FREE May 21st: Orson Welles in The Chimes at Midnight on the (semi-)Big Screen!

Orson Welles at the Maryland Shakespeare miniplex

So’ it’s been decided that the First Shakespearean movie for the “First NeverAnnual Maryland Shakespeare Movie Night” is… Falstaff – The Chimes at Midnight! One that I own, but have chosen not to watch, until I could do so with others who might appreciate  this Bardic experience. I’m actually quite excited to see The Chimes at Midnight, a movie which is often considered Orson Welles finest, as Roger Ebert stated in his review:

” This is a magnificent film, clearly among Welles’ greatest work, joining “Citizen Kane,” “The Magnificent Ambersons,” “Touch of Evil” and (I would argue) “The Trial.” It is also magnificent Shakespeare, focusing on Falstaff through the two “Henry IV” plays to his offstage death in “Henry V.” Although the plays are much abridged, it is said there is not a word in the film not written by Shakespeare.”

Link: Review of Chimes at Midnight (1965)

Directed and staring Orson Wells as Falstaff, and Sir John Gielgud as Henry IV, this movie spans the scope of several Shakespearean histories, mostly focusing on Henry IV parts I and II, but also grabs parts from Richard II, Henry V and The Merry Wives Of Windsor.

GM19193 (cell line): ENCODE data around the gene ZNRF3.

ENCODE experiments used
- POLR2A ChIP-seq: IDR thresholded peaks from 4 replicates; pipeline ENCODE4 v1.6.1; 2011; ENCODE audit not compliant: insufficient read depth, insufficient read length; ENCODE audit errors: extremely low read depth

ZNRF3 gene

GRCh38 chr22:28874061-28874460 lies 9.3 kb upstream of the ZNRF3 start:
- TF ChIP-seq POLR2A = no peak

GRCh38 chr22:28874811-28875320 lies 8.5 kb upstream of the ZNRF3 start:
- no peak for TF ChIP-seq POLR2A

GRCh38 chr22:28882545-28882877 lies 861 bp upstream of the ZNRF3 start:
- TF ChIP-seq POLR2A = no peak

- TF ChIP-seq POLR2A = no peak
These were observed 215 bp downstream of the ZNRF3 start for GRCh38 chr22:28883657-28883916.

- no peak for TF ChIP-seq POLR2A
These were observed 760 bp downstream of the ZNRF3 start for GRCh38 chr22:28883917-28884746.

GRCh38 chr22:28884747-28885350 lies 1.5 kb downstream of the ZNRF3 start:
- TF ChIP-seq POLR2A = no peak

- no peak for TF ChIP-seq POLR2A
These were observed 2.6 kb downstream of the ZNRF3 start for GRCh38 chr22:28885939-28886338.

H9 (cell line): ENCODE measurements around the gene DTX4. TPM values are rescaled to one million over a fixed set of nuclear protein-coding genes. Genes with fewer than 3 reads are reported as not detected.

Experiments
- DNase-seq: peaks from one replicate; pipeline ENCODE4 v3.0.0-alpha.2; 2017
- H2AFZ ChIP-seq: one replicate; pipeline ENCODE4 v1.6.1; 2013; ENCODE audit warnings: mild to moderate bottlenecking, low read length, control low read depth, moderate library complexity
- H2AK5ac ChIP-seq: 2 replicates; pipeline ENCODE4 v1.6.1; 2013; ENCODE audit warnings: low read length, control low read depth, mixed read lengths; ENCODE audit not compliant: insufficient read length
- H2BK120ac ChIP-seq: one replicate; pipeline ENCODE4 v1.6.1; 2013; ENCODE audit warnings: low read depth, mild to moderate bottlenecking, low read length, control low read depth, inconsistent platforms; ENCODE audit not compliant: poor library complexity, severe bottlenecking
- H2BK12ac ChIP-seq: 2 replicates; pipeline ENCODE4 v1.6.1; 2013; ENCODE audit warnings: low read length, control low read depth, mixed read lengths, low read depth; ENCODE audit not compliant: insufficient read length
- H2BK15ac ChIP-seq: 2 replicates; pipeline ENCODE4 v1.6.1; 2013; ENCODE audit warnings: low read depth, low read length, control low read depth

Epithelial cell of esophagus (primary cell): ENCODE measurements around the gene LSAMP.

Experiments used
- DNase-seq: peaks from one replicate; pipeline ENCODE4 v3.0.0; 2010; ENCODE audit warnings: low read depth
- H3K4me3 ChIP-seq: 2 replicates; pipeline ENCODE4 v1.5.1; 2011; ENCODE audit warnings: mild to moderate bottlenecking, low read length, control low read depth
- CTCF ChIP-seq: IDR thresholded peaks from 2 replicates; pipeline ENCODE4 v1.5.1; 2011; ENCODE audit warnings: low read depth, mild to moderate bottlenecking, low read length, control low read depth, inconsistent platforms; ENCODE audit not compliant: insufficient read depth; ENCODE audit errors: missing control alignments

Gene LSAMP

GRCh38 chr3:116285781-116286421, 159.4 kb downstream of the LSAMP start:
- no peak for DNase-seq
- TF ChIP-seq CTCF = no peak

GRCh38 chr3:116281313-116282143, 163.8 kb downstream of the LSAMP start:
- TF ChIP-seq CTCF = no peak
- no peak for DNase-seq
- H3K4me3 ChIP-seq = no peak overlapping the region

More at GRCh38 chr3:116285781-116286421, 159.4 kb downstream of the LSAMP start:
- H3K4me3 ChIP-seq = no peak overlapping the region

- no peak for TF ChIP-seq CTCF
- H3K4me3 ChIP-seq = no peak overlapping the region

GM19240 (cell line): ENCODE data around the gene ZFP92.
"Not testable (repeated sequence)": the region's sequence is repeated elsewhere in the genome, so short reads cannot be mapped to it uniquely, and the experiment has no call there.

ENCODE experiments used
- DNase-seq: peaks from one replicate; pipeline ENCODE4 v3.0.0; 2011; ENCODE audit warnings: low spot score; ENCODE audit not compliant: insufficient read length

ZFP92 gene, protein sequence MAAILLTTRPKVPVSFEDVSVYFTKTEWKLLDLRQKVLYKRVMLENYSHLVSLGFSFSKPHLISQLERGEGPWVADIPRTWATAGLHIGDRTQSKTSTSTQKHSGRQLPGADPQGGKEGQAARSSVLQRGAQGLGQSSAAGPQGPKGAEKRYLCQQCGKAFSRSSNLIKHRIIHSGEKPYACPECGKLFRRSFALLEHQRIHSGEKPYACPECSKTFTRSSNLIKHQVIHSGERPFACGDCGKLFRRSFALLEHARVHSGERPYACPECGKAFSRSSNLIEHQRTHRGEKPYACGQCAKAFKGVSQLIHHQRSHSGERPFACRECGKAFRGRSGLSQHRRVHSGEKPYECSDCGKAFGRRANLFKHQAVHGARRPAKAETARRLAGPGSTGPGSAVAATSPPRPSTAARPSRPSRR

The Chimes at Midnight  is considered a rage gem, and a lost classic due to the fact that it has not been in any kind of wide release relating to various copyright and legal issues. Which is why I, among so many others, have never seen, nor heard about this movie.. But thanks to the internet making the world all that much smaller, it is no longer impossible to find it anymore. All you have to do is bounce over to Amazon UK and grab a copy for example.

So if you’re interested in seeing Orson Welles as Falstaff in “The Chimes at Midnight, just follow the links to the  DC-area Shakespeare explorers  at Meetup.com for details.

Links:  DC-area Shakespeare explorers for more details

IMDB: The Chimes at Midnight

Wikipedia: http://en.wikipedia.org/wiki/Chimes_at_midnight